About

What do we mean when we say that someone is a writer? Is he or she an entertainer? A high priest of the god Art? An improver of readers’ minds and morals? And who, for that matter, are these mysterious readers? In this wise and irresistibly quotable book, one of the most intelligent writers now working in English addresses the riddle of her art: why people pursue it, how they view their calling, and what bargains they make with their audience, both real and imagined.

To these fascinating issues Margaret Atwood brings a candid appraisal of her own experience as well as a breadth of reading that encompasses everything from Dante to Elmore Leonard. An ambitious artistic inquiry conducted with unpretentiousness and charm, Negotiating with the Dead is an unprecedented insider’s view of the writer’s universe.


“A delight. . . . Frank and spirited. . . . A clear-eyed glance into the shadows where writers work and live.” —The Washington Post Book World

“An engaging book–erudite yet informal, playfully witty yet down to earth.” —Los Angeles Times

“Smart, deeply humane, courageous. . . . I have never come across a single book that more elegantly goes to the heart of the craft and its demands. . . . Hooray for Atwood!” —Michael Pakenham, The Baltimore Sun

“This amazing woman’s voice, this fine writer’s constant example, is extraordinary.” —The Boston Globe

“A refreshing change from other books on writing.” —Columbus Dispatch

“[Negotiating with the Dead] is what every reader wants, a learned distillation of world lit and myth as viewed by that endangered species, a working writer; 219 pages, each guaranteed entertaining, to say nothing of edifying.” —The Miami Herald

“Atwood is the leading Canadian author and one of the most eminent women writing in English. Neither category meant as much before she inhabited it. . . . [She] plunges into matters that have beguiled readers and writers since Gilgamesh engraved his story on a stone.” —The Atlanta Journal-Constitution

“A pleasure to read: erudite, talky, with a heady humour.” —Daily Telegraph

“Charming. . . . [Atwood] teases, probes, tickles, punches and enlightens. . . . She wades into mythology with . . . ease . . . and sweeps across Western literature with casual erudition. You get to see the muscle of her mind, in its leapfrogging and hopscotching, making strange and original connections veiled in playfulness. . . . Atwood is a writer who has scratched her name on the tablet of the English language. She belongs to the world.” —The Globe & Mail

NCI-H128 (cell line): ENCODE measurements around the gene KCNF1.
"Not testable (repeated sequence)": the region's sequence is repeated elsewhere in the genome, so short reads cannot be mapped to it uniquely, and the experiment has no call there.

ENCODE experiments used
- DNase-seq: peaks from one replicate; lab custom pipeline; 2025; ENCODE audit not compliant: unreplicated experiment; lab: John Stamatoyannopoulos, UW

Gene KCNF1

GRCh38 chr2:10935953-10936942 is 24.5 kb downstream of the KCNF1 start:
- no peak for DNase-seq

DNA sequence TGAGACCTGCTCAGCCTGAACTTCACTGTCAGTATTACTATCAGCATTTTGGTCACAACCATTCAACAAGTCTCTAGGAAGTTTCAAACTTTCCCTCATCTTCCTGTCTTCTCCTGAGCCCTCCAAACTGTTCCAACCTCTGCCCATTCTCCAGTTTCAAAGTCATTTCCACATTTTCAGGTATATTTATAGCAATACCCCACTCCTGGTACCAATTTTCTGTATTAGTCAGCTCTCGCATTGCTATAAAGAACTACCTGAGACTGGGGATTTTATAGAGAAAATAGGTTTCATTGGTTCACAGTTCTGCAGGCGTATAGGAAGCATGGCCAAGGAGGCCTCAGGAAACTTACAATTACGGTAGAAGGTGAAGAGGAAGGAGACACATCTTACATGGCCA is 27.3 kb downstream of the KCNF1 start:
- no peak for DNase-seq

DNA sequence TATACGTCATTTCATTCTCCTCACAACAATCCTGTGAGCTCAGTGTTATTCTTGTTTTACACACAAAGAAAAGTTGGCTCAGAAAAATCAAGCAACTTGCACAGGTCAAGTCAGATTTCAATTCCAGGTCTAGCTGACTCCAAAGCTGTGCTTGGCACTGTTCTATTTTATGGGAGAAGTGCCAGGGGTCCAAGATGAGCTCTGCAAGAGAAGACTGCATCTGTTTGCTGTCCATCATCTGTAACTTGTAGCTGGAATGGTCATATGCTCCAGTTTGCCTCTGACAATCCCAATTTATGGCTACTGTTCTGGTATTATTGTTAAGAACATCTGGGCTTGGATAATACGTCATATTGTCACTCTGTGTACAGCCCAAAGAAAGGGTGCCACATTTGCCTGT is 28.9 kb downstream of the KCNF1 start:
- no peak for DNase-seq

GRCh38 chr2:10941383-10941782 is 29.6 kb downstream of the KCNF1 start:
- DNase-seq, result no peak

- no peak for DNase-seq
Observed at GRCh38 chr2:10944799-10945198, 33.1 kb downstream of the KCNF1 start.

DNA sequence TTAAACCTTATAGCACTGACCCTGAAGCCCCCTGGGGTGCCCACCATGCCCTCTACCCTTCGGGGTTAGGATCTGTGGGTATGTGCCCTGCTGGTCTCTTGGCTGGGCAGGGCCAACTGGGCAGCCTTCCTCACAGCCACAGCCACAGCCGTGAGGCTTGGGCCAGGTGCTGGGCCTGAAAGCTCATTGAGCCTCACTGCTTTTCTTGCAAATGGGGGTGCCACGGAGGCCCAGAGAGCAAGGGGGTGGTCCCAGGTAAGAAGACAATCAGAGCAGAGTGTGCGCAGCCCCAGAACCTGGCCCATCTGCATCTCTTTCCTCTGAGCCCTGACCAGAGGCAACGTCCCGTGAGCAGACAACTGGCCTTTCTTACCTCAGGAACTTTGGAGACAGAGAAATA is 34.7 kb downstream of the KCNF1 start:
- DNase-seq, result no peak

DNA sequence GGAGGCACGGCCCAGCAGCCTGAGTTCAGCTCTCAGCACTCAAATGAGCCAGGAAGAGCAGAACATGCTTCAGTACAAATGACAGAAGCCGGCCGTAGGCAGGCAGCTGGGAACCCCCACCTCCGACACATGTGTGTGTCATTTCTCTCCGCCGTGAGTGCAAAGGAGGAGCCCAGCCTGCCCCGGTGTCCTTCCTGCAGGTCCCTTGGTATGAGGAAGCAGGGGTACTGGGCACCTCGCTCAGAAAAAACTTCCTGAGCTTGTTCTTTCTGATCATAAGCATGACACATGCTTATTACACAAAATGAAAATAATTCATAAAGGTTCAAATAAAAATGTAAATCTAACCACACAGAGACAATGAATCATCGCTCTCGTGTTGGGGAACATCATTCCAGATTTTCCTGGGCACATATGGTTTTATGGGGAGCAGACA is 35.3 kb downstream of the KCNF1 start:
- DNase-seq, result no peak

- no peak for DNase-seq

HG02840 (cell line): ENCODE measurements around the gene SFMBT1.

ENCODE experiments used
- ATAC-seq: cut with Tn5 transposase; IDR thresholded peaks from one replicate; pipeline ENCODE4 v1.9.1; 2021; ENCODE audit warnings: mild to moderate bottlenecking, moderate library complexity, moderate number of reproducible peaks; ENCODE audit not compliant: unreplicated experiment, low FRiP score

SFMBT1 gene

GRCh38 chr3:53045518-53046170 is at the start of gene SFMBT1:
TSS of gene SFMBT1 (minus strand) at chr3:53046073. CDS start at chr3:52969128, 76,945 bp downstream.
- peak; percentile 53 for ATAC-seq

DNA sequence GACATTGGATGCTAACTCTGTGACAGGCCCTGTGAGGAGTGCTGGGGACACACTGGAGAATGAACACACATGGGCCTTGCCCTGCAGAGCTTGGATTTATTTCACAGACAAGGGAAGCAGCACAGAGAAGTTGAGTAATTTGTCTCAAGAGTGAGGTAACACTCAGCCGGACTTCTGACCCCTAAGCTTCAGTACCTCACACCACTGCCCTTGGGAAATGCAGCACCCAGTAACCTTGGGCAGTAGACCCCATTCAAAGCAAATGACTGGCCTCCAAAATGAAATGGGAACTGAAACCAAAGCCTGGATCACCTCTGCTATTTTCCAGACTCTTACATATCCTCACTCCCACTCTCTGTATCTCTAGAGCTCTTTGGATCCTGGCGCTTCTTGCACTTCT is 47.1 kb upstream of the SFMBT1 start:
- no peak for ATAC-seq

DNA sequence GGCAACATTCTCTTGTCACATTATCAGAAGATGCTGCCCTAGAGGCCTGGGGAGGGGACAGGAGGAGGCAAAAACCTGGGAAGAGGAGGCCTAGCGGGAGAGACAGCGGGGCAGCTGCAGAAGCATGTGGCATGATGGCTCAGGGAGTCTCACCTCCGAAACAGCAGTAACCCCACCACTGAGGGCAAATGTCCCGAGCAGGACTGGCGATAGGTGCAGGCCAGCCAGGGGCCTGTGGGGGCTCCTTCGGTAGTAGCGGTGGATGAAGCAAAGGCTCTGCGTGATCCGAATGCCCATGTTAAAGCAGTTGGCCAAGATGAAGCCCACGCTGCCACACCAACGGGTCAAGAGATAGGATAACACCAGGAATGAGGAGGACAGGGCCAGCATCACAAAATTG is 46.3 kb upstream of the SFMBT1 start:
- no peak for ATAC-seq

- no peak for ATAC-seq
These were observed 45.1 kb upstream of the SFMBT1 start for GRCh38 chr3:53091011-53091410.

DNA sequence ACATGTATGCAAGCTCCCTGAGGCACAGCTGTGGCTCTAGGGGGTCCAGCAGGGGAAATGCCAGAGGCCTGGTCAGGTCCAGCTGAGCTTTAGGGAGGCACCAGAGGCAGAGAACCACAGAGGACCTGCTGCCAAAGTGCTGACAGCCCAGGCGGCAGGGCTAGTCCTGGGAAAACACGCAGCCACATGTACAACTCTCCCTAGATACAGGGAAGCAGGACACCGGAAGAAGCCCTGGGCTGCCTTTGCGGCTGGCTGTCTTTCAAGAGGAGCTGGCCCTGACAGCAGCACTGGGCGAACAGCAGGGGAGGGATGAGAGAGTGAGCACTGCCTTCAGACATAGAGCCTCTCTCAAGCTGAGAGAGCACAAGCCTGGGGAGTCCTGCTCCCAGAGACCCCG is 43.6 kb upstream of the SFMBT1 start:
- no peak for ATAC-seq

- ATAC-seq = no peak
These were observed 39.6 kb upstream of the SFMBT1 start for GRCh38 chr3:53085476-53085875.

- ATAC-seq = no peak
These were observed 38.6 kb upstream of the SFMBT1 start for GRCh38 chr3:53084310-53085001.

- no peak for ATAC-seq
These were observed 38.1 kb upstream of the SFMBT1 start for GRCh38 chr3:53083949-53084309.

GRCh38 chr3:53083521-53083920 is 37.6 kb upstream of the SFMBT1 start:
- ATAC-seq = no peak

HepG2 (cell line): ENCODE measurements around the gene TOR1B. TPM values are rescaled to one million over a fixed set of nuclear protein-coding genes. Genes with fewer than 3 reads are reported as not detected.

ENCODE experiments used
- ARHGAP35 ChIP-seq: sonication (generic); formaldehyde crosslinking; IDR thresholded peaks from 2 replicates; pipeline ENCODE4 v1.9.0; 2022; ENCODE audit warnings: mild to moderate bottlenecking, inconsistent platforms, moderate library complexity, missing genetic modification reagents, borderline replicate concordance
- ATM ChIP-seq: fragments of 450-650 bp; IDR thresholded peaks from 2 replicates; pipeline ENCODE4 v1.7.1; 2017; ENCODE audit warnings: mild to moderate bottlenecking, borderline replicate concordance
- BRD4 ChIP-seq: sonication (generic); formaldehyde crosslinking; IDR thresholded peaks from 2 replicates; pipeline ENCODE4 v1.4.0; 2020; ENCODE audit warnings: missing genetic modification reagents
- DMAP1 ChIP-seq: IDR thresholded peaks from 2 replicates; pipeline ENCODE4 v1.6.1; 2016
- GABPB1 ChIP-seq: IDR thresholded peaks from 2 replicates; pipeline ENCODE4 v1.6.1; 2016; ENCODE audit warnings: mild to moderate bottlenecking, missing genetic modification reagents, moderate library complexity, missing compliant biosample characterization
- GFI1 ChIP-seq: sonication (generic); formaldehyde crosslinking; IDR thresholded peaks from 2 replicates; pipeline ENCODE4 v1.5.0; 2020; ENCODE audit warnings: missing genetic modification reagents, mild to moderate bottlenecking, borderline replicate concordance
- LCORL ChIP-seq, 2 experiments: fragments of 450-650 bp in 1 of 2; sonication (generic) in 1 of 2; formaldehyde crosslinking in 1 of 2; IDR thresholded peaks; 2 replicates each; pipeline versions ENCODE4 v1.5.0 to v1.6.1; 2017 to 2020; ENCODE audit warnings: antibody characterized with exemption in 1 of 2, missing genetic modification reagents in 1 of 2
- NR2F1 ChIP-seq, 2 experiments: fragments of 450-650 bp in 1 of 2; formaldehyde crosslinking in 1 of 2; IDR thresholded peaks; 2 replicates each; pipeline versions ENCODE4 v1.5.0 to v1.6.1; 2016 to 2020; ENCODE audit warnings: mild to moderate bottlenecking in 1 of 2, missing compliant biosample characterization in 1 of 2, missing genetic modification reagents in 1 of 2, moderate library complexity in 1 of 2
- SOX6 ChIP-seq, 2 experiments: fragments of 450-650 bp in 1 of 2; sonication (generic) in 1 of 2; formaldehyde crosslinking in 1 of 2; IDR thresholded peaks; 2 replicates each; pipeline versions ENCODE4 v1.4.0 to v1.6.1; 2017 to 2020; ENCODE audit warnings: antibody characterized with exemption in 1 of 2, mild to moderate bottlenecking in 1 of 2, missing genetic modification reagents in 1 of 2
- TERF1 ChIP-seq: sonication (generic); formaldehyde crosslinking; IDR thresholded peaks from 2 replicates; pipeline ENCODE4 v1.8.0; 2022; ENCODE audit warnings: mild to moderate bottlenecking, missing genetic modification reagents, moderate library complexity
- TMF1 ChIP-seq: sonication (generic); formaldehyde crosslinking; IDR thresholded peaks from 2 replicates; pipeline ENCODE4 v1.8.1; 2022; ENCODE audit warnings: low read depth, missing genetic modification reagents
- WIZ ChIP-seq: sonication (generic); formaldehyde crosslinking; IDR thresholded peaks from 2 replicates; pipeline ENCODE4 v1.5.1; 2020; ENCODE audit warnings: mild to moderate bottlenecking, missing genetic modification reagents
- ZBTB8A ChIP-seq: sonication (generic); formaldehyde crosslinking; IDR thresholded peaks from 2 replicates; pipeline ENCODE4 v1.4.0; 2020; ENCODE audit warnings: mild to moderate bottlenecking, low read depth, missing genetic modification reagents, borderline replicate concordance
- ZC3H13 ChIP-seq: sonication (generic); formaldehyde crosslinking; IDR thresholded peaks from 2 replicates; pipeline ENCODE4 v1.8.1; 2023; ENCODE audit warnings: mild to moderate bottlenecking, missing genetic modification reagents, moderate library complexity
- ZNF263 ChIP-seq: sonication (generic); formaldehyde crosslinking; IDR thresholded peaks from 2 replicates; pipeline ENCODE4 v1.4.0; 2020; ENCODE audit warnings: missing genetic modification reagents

“A bracing performance.” —Women’s Review of Books

“Engaging food for thought for all those wo care about writers and writing. . . . Atwood allows her wit to shine on almost every page.” —Library Journal

Author

© Luis Mora
MARGARET ATWOOD is the author of more than fifty books of fiction, poetry, and critical essays. She has won the Booker Prize, the Arthur C. Clarke Award for Imagination in Service to Society, the Franz Kafka Prize, the Peace Prize of the German Book Trade, the PEN USA Lifetime Achievement Award, and the Dayton Literary Peace Prize. She lives in Toronto, Canada. View titles by Margaret Atwood

Praise

“A delight. . . . Frank and spirited. . . . A clear-eyed glance into the shadows where writers work and live.” —The Washington Post Book World

“An engaging book—erudite yet informal, playfully witty yet down to earth.” —Los Angeles Times

“Smart, deeply humane, courageous. . . . I have never come across a single book that more elegantly goes to the heart of the craft and its demands. . . . Hooray for Atwood!” —Michael Pakenham, The Baltimore Sun

“This amazing woman’s voice, this fine writer’s constant example, is extraordinary.” —The Boston Globe

“Smart, deeply humane, courageous. . . . I have never come across a single book that more elegantly goes to the heart of the craft and its demands. . . . Hooray for Atwood!” –Michael Pakenham, The Baltimore Sun